Somehow the spotlight of the conversation has settled on me. “Close your eyes,” says Dexter softly. “Finish this sentence,” he says. “If I don’t do it…”

“Nobody will,” I say, nt letting myself pause to come up with something more interesting.

“I have to do it because…”

“I can do it better.”

“If I make a mistake…”

“I will get in trouble.”

My mother called a couple of nights ago. Or I called her back. She had suggested a visit for this coming Sunday. For a day or two I had tried to see if I could fit in a visit with her and still feel like I had had a weekend – an opening, a space without restriction – but by Thursday I’d realized I was feeling completely squished and not only would I take a sick day off from work, I would postpone time with mother too.

I called. Came up with questions so there’d be a semblance of conversation. She asks me questions too sometimes, but I don’t like to give her answers. She has never been my real friend. She has not been an enemy in the dramatic sense of one – in easy fiction friends and foes are so easy to spot. There were years when I thought of my mother as my friend even though even then I didn’t want to tell her anything.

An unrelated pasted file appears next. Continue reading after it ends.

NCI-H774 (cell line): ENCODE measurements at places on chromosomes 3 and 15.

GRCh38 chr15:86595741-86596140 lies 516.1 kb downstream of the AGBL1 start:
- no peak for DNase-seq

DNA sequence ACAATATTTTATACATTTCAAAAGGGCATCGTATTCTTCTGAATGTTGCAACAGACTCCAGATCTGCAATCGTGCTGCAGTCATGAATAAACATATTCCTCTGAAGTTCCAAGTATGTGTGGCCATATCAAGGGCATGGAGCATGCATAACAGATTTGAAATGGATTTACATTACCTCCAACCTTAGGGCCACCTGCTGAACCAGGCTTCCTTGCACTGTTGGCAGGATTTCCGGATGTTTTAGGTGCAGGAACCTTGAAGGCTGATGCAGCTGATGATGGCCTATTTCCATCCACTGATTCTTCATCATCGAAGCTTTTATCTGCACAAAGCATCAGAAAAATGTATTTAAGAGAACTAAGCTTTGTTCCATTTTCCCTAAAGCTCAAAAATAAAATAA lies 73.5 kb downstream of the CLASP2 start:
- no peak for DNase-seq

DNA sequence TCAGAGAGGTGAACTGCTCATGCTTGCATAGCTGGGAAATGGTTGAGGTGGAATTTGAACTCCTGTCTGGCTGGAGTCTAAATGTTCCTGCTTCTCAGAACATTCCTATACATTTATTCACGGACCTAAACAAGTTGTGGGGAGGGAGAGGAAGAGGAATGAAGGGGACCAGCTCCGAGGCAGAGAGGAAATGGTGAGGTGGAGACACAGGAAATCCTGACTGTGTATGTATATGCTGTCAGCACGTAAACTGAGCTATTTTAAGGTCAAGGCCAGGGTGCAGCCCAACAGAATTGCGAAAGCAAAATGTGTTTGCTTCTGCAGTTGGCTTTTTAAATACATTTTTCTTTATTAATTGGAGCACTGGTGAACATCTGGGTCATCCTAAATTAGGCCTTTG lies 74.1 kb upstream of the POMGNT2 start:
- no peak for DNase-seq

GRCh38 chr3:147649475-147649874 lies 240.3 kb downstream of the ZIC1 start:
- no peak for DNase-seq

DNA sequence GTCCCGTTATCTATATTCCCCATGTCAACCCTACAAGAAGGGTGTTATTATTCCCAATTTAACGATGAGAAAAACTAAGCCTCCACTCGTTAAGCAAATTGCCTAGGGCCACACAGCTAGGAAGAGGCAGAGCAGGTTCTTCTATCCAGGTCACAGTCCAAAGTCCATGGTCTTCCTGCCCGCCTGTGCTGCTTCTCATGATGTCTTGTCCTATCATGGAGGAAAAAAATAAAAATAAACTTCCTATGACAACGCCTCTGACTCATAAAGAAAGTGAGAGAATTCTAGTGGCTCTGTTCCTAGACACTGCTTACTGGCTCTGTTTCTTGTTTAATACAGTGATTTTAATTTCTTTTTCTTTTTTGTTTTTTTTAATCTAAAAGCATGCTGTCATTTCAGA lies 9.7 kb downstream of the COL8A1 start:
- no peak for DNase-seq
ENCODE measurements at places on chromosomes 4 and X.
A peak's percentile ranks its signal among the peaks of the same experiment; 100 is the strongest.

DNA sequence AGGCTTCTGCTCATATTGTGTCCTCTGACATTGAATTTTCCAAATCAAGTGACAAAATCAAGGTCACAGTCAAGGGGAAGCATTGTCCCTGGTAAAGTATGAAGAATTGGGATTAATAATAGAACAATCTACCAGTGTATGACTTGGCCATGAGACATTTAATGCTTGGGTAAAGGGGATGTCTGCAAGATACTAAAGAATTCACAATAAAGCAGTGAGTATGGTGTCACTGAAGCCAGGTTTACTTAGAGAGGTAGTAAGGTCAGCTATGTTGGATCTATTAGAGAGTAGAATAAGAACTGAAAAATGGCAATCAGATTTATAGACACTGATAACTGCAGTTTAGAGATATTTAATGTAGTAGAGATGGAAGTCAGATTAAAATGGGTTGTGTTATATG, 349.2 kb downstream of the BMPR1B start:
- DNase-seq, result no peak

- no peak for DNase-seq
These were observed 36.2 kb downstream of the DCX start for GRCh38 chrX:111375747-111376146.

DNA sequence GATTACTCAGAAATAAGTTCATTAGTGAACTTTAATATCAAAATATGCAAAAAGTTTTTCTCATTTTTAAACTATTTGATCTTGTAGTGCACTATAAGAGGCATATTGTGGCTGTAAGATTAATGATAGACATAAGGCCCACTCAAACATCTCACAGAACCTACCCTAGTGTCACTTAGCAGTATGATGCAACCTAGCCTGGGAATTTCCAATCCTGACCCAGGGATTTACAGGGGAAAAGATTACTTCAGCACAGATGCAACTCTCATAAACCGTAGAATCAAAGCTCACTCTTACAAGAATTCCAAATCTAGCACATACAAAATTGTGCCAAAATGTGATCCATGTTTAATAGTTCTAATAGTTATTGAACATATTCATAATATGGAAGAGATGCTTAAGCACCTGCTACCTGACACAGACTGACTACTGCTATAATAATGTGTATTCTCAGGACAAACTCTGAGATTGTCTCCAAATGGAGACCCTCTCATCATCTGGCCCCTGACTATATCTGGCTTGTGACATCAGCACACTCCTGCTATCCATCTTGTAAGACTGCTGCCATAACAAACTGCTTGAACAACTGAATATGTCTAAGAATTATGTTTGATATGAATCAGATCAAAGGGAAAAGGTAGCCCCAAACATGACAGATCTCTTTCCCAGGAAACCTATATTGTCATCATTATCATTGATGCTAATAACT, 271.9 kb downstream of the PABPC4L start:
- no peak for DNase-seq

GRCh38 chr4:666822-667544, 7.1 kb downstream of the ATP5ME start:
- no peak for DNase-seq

I explain how I can’t come this Sunday. It all feels plausible. Then she mentions my book. She has only mentioned its content once before – in one sentence – and now she brngs it up again, and starts to tell me what me and my younger sister were like as children.

It is interesting to me only because it is her perspective. It doesn’t change what I already know of that time from my own memory.

“Liz was so shy, and you were so bold when guests came, and those Hungarians could be so thoughtless – they didn’t know any better, they didn’t have children – if your Canadian grandmother had been there she would have made up for it and cuddled Liz. And Liz isn’t shy anymore, you know. She gives talks now and everything.”

I don’t care. My mother’s flounderings, attempts at communication, do not open my door. Her versions of the stories have nothing to do with me. Her blind spots and inabilities.

“But call, even if you aren’t coming down for awhile,” she says in that tone I recognize from the ancient days when that tone could immobilize me, freeze me with fear. It is a veiled threat. It is cold and hard and I ease further and further away.

Sunday, June 14, 2009

Quiet Battle

You had to take sides in my house because there was a fight going on all the time. Usually, especially during the day, you couldn’t hear it. You could hear it at night, sometimes, after you went to bed. I could hear it from the darkness of my single bed, coming from downstairs, my mother’s raised voice, my father’s angry but fiercely controlled replies. That sound made me rigid with fear. I willed it to stop.

During the day the fight, the war, the battle was more subtle and you could pretend it wasn’t there.

The worlds of my two parents seemed like two different places that did not intersect except for the strange mistake that brought them together under this one roof.